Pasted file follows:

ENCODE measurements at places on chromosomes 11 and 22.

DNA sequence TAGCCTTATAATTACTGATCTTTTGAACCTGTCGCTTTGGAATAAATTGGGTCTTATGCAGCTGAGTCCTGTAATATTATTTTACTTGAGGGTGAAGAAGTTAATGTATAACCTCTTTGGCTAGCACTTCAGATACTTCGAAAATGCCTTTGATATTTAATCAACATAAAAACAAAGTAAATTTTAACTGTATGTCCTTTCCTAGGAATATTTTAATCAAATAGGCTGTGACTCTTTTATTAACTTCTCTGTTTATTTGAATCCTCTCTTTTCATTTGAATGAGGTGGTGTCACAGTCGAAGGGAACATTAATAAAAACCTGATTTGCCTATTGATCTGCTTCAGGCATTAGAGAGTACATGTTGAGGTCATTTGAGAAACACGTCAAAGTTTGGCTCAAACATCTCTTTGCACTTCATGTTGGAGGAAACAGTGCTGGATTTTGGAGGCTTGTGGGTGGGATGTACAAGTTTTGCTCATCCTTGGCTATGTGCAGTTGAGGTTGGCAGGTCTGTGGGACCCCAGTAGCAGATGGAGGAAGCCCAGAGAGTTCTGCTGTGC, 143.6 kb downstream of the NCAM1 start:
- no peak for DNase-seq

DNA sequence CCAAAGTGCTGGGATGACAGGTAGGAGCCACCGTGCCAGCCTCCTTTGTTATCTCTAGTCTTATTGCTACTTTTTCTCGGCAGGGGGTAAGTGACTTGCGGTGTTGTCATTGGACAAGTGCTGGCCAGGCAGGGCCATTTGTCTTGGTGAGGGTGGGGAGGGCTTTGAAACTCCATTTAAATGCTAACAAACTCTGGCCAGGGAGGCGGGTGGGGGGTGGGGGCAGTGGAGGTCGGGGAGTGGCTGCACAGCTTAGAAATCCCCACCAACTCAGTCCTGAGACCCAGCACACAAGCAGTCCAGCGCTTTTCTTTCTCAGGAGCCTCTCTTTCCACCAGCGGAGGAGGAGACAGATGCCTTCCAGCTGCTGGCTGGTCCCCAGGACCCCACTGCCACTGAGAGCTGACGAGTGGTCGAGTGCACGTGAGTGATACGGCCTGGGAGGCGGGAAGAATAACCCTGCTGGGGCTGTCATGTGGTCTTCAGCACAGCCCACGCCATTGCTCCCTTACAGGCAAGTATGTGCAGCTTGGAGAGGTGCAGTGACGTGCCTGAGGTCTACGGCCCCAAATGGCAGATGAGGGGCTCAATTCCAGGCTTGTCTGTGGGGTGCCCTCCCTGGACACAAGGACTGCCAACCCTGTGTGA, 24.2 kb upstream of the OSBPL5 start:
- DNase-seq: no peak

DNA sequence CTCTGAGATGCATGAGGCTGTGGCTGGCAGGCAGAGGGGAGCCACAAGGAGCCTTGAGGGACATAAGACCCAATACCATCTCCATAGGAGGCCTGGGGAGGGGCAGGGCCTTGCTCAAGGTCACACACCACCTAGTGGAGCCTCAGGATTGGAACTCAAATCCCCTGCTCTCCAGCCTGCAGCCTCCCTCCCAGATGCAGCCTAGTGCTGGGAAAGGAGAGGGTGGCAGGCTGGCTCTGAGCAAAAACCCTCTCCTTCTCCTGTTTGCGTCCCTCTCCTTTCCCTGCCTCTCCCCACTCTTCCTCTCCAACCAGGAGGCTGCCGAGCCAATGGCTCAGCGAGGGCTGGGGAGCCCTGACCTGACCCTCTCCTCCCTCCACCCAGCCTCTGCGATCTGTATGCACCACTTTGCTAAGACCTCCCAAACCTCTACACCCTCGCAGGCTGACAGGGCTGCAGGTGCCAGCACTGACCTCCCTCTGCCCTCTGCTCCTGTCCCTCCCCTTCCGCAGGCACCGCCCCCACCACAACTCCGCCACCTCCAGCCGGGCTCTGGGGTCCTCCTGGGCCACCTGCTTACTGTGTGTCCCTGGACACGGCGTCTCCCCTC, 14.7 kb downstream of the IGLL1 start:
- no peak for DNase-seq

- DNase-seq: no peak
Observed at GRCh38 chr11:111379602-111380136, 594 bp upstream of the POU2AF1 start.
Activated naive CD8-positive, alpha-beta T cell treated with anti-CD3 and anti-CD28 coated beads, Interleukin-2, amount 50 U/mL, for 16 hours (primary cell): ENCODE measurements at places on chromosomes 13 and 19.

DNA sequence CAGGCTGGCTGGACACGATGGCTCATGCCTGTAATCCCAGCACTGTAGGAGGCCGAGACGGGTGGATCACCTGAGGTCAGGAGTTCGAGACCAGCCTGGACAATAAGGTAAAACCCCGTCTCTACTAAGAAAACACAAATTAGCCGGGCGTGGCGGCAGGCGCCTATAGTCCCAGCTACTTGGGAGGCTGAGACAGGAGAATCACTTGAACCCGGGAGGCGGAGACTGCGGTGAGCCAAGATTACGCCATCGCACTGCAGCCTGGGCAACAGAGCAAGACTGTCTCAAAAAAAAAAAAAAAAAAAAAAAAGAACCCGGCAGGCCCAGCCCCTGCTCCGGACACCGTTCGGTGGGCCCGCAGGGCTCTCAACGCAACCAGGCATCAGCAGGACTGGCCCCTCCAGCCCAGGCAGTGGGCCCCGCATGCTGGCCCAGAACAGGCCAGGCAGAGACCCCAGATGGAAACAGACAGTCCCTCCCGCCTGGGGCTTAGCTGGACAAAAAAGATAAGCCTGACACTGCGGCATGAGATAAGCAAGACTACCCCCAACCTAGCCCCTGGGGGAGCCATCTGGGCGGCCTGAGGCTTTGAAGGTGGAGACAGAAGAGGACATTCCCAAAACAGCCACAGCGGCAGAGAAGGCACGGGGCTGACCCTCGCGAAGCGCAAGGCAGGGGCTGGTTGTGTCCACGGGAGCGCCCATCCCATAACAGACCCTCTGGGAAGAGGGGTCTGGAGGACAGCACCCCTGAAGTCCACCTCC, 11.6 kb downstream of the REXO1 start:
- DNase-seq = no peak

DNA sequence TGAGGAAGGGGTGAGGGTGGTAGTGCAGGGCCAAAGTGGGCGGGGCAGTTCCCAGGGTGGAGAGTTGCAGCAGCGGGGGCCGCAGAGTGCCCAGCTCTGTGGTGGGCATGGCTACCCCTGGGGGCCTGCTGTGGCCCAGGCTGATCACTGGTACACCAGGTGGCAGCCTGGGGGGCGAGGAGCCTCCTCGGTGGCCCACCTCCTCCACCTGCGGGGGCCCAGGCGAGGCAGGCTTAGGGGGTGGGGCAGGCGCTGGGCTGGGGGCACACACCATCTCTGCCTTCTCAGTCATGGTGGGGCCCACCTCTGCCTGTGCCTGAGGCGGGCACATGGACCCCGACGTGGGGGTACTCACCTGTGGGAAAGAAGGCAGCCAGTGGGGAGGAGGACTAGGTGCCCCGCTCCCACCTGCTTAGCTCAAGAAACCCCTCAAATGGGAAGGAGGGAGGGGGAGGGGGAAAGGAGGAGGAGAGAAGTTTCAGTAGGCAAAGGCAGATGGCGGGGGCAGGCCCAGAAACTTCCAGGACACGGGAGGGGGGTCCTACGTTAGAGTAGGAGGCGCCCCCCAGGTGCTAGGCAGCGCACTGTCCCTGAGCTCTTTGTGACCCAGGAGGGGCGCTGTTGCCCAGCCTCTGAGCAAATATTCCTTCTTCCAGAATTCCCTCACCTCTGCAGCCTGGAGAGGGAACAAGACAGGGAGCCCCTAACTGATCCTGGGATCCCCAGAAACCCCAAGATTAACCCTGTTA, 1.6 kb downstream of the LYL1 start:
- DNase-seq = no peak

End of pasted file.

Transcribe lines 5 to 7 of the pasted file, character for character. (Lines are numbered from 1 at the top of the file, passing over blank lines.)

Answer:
- DNase-seq: no peak

DNA sequence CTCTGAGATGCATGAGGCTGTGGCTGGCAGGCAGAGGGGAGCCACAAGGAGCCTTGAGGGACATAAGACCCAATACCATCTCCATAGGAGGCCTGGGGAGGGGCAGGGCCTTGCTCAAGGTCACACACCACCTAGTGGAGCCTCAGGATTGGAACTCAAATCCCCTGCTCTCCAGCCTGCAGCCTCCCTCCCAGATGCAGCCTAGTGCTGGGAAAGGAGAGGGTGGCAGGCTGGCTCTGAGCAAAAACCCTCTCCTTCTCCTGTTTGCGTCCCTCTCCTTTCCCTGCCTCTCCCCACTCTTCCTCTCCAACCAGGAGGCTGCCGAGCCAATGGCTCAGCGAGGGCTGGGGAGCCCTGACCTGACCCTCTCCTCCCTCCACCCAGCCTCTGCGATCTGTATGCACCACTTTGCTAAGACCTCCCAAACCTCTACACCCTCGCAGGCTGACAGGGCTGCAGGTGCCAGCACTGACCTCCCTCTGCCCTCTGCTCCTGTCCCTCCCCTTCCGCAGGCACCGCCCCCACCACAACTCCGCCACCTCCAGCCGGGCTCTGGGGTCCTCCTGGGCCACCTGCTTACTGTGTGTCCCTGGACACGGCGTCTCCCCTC, 14.7 kb downstream of the IGLL1 start:
- no peak for DNase-seq